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Anthony Shadid dies in Syria: How common are deaths from asthma?

February 17, 2012|By Eryn Brown, Los Angeles Times / For the Booster Shots blog
  • New York Times journalist Anthony Shadid interviewing men in Cairo in 2011. Shadid died of an asthma attack Thursday. Asthma deaths are "unusual but not unheard of," said Beverly Hills pulmonologist Steven Simons.
New York Times journalist Anthony Shadid interviewing men in Cairo in 2011.… (Agence France-Presse )

New York Times foreign correspondent Anthony Shadid died Thursday after suffering an apparent asthma attack while on assignment in Syria.  He was 43 years old.

According to an Associated Press report, New York Times photographer Tyler Hicks, who was traveling with Shadid, said that thePulitzer Prize-winningreporter had also suffered a bout a week earlier. The attack Thursday was more severe: Shadid reportedly lost consciousness and collapsed.  His breathing became “very faint” and “very shallow,” Hicks said, and ceased completely after a few minutes.

Asthma, a condition that occurs when muscles around airways in the lungs tighten and cause breathing problems, is increasingly common in the U.S., affecting 18.7 million adults and 7 million children in 2010, according to the U.S. Centers for Disease Control and Prevention’s National Center for Health Statistics. 

Deaths from the condition are “unusual but not unheard of,” said Dr. Steven Simons, a pulmonologist in Beverly Hills. In more than 30 years of treating patients with asthma, he said, only two of his patients had died of it.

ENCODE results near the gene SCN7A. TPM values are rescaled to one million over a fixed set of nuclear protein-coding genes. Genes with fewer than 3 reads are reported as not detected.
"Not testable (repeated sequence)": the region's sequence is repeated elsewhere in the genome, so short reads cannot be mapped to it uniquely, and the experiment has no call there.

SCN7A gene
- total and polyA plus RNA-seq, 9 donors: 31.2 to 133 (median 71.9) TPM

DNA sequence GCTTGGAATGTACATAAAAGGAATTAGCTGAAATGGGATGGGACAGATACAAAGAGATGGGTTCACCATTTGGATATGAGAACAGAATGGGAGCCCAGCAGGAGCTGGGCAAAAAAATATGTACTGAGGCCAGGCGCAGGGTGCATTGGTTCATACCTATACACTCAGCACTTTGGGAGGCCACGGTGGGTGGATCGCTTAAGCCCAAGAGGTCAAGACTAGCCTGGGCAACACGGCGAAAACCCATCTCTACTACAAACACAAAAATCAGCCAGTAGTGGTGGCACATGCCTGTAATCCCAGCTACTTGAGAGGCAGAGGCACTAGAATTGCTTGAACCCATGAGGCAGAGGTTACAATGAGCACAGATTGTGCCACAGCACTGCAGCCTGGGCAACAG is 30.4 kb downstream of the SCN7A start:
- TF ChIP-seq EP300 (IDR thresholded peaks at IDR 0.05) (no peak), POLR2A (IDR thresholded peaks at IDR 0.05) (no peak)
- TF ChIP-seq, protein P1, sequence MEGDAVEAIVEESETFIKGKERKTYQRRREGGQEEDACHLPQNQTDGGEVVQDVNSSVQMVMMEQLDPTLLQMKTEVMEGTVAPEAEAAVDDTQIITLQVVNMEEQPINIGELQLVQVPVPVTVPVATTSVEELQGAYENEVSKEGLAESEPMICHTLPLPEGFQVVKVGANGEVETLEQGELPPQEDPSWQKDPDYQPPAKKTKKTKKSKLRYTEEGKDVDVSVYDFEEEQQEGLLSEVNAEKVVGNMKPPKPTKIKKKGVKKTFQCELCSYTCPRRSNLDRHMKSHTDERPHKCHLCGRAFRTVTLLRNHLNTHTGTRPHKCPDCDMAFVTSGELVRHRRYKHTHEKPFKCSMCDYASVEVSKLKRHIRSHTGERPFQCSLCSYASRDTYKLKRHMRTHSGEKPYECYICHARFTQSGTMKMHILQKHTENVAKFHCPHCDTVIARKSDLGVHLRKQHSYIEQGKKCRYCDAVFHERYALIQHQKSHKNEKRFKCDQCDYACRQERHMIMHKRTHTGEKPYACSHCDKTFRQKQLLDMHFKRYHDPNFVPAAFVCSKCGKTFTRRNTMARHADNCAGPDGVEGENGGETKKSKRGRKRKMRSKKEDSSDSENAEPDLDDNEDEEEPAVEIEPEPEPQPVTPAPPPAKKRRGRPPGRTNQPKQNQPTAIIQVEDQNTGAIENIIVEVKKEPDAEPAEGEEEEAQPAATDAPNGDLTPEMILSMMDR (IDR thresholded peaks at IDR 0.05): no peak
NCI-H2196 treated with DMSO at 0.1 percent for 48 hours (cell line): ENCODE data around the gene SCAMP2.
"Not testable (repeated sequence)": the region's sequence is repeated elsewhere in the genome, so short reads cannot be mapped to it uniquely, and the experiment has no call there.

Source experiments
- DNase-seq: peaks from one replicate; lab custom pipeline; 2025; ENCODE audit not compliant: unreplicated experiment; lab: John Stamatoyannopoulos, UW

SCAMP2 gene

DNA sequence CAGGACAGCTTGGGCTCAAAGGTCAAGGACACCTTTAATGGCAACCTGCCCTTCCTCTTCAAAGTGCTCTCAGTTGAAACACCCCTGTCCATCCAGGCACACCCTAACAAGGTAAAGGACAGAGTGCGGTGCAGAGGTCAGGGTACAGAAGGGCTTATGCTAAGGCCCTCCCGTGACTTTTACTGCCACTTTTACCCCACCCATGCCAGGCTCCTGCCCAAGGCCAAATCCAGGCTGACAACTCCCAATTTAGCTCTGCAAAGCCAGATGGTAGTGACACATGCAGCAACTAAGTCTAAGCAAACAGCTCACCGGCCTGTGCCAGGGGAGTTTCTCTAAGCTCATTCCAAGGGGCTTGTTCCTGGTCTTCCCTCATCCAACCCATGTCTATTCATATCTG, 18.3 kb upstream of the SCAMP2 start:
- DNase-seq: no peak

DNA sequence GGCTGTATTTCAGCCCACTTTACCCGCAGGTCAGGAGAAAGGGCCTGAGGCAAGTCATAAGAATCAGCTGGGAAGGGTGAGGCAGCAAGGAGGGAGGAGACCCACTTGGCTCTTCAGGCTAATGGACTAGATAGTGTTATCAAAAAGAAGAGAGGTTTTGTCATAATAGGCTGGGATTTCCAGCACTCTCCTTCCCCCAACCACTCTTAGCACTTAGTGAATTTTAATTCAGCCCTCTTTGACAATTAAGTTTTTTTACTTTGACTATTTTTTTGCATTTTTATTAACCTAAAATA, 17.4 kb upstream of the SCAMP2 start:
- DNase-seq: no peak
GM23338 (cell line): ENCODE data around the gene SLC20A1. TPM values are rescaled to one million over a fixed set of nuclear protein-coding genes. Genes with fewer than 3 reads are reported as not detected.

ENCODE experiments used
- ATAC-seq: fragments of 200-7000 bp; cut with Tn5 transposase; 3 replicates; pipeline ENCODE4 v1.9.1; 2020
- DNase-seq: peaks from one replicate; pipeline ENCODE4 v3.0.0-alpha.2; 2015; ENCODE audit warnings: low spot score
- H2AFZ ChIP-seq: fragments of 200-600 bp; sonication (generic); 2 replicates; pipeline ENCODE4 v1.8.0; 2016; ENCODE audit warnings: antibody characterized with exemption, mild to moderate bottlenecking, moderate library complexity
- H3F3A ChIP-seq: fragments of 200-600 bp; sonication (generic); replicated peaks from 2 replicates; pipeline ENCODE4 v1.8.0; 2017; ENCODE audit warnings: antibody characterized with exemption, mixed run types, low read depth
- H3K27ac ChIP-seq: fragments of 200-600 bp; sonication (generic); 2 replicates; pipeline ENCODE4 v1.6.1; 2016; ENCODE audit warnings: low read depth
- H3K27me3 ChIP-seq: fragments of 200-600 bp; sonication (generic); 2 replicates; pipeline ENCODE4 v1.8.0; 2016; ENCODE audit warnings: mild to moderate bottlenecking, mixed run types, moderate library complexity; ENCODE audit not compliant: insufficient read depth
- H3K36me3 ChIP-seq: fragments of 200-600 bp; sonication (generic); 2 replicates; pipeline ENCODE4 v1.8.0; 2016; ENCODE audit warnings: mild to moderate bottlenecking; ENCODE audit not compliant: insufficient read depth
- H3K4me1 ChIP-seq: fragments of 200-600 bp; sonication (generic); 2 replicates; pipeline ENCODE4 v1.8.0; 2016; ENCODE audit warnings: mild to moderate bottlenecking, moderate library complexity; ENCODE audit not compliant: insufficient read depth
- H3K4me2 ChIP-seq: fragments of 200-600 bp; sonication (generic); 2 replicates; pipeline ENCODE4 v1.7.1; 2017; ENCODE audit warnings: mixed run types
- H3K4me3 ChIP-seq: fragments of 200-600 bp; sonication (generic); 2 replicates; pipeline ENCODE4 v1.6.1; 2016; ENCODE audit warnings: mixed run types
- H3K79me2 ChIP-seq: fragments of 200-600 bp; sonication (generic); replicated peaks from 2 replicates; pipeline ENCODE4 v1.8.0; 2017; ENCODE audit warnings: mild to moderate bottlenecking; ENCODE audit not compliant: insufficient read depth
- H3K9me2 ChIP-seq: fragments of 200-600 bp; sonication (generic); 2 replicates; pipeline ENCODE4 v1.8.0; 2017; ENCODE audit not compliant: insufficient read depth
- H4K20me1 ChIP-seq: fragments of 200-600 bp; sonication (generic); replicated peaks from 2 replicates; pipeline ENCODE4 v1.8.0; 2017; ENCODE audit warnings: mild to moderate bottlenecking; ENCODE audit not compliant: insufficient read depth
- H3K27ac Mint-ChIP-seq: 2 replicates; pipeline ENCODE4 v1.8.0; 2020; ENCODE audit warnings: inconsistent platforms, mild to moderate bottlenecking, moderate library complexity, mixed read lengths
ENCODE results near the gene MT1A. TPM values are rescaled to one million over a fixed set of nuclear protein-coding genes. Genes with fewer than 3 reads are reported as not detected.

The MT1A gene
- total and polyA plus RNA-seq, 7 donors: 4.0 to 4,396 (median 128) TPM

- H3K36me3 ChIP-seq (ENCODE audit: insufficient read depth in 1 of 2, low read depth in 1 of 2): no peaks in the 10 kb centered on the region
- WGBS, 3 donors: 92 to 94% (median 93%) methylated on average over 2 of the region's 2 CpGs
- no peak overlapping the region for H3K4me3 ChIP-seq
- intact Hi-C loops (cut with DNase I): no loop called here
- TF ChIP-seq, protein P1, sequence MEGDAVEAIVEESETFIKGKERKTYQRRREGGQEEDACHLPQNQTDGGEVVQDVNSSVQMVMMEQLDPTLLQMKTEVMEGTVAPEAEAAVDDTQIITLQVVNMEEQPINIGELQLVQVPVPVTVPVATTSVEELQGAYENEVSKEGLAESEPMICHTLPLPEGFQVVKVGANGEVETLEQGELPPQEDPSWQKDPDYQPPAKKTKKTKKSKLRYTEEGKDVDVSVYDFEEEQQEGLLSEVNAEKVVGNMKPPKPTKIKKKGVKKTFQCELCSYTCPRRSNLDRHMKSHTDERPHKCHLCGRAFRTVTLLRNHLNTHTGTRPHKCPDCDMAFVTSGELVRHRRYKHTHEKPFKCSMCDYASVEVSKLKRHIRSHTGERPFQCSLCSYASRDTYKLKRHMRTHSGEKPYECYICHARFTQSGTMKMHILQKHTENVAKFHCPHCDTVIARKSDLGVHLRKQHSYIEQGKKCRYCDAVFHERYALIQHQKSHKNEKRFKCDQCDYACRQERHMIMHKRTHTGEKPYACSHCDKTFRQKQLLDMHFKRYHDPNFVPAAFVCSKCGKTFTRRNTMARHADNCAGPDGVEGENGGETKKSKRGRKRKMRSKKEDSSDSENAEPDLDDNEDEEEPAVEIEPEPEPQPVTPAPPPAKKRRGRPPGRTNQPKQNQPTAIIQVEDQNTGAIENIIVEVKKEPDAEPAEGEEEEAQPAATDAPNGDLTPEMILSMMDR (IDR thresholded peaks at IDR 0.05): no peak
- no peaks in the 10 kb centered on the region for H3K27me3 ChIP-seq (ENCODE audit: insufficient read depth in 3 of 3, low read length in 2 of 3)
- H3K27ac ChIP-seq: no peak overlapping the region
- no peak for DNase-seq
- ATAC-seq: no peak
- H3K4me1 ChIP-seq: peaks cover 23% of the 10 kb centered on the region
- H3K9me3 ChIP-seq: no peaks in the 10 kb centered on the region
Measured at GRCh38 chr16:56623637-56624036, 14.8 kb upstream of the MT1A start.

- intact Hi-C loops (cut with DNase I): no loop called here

The CDC reports that 3,388 people died of asthma in 2009 — representing about 1 death per 100,000 people. To put that in perspective, close to 800,000 people died of cardiovascular disease that year and more than 500,000 died of cancer.

Fatal asthma occurs in two ways, Simons said.  In cases of what’s known as acute asphyxic asthma, people are completely normal one minute and suffer a life-threatening attack the next. 

More commonly, asthma patients suffer wheezing or shortness of breath, and time remains to treat them with bronchodilators, which open up the airways, and/or steroids. But if such patients are treated incompletely, Simons said, they may improve a little bit but still have underlying lung dysfunction that leaves them vulnerable to triggers such as allergies, emotional stress and respiratory irritants.

“One more factor can then tip them over to a life-threatening attack,” he said.

Simons said he suspected Shadid fell in the second category, especially since the journalist had suffered another recent attack. When patients suffer particularly severe asthma episodes, they may require hospitalization or even intubation to recover. 

“My bet is [Shadid] was in a place where he didn’t have access to anything but the medicines he had with him,” Simon said.

The CDC provides information about asthma on its website.

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